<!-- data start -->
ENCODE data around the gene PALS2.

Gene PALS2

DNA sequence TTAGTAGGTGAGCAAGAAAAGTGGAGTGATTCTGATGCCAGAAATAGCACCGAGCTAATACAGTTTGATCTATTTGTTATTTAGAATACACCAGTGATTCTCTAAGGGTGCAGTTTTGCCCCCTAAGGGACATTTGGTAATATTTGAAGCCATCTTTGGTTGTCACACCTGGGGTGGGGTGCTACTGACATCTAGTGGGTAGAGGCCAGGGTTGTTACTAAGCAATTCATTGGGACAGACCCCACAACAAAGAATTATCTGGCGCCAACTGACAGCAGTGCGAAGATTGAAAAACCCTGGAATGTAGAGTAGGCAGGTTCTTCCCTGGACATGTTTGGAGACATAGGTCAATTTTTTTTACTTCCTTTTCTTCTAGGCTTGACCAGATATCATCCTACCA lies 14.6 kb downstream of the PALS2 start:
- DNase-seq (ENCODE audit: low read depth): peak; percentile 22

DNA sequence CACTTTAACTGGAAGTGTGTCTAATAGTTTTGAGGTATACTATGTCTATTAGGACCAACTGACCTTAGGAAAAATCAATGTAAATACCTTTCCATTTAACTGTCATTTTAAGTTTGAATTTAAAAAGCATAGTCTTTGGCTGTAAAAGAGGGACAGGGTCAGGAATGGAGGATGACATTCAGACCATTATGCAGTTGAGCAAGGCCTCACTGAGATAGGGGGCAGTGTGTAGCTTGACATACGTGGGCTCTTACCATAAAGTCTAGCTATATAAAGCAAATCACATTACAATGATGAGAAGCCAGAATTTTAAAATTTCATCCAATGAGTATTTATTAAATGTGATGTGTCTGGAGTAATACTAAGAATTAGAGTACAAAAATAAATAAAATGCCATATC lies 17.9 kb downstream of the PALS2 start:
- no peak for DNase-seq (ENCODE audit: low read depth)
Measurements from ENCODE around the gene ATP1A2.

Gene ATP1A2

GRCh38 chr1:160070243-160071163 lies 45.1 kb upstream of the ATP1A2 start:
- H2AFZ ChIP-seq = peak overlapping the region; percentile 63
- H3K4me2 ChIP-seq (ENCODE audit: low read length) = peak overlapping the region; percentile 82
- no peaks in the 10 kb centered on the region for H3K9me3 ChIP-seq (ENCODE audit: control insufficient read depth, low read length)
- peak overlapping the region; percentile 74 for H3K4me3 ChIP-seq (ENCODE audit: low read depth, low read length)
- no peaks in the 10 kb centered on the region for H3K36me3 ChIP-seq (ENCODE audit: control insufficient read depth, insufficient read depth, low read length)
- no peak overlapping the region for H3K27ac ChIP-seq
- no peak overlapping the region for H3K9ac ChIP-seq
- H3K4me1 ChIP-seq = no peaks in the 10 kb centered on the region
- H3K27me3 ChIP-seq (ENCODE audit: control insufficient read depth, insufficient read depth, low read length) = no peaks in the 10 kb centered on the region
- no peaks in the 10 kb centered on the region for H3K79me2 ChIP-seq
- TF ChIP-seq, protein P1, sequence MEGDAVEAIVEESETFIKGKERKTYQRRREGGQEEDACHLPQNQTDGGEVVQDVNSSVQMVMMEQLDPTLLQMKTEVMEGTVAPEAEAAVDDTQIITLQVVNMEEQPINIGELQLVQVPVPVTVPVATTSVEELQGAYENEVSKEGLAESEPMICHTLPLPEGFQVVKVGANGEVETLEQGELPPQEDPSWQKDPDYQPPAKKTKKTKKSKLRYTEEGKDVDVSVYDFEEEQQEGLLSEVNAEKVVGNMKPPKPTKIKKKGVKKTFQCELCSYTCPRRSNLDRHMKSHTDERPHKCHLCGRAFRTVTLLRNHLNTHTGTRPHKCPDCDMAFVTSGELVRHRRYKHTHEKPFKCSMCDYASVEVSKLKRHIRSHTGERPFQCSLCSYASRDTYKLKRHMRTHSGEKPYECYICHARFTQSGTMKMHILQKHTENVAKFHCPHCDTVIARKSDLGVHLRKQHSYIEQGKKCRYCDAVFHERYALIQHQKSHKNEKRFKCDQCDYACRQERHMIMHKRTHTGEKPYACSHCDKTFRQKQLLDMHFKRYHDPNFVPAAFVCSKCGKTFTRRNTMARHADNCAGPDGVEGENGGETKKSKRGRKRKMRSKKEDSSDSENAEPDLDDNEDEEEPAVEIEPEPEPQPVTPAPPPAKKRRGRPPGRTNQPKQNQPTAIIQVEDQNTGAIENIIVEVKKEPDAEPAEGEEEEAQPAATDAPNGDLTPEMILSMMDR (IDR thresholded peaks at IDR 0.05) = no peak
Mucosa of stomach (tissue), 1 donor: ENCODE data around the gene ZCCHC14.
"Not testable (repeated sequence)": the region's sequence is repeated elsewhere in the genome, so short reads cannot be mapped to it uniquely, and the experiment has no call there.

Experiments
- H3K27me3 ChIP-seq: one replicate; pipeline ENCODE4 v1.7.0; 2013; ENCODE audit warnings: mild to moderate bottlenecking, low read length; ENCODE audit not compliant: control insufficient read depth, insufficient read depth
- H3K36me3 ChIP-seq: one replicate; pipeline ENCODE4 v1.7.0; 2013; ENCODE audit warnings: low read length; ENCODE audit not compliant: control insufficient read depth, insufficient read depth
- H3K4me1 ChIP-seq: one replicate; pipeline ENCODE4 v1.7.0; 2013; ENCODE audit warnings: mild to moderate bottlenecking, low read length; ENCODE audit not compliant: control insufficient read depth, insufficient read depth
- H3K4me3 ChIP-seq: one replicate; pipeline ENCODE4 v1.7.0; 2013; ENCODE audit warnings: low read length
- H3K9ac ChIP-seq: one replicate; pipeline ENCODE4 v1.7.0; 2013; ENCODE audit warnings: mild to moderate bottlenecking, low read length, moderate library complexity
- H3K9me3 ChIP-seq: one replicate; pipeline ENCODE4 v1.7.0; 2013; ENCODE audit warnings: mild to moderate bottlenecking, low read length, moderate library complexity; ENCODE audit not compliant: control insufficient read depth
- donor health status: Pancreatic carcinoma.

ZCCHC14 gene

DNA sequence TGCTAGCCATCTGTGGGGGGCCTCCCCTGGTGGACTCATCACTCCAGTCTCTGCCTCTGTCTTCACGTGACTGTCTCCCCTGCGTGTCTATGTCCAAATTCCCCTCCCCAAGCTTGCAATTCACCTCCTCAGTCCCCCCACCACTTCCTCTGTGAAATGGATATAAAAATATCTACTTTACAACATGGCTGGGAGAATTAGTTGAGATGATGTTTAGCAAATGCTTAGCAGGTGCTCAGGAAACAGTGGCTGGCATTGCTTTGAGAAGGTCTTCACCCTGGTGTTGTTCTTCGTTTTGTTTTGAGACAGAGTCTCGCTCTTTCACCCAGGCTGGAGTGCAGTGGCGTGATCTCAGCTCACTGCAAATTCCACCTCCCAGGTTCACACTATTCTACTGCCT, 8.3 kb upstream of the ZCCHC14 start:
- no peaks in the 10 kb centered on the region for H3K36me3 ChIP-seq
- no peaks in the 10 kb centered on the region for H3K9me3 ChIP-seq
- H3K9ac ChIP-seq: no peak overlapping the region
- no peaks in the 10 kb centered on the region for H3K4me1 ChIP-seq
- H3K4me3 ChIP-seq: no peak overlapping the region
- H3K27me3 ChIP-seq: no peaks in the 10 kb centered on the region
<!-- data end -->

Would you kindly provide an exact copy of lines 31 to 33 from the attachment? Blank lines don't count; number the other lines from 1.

ZCCHC14 gene

DNA sequence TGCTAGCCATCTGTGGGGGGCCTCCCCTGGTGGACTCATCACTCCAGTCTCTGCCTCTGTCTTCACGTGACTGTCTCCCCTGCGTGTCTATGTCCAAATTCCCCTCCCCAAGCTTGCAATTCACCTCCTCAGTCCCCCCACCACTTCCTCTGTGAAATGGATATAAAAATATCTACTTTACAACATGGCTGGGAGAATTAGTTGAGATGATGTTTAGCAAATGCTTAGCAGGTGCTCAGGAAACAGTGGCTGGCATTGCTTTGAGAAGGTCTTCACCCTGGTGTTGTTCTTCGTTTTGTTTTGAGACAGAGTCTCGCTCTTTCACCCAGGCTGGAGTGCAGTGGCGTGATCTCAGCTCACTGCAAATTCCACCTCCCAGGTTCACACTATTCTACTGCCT, 8.3 kb upstream of the ZCCHC14 start:
- no peaks in the 10 kb centered on the region for H3K36me3 ChIP-seq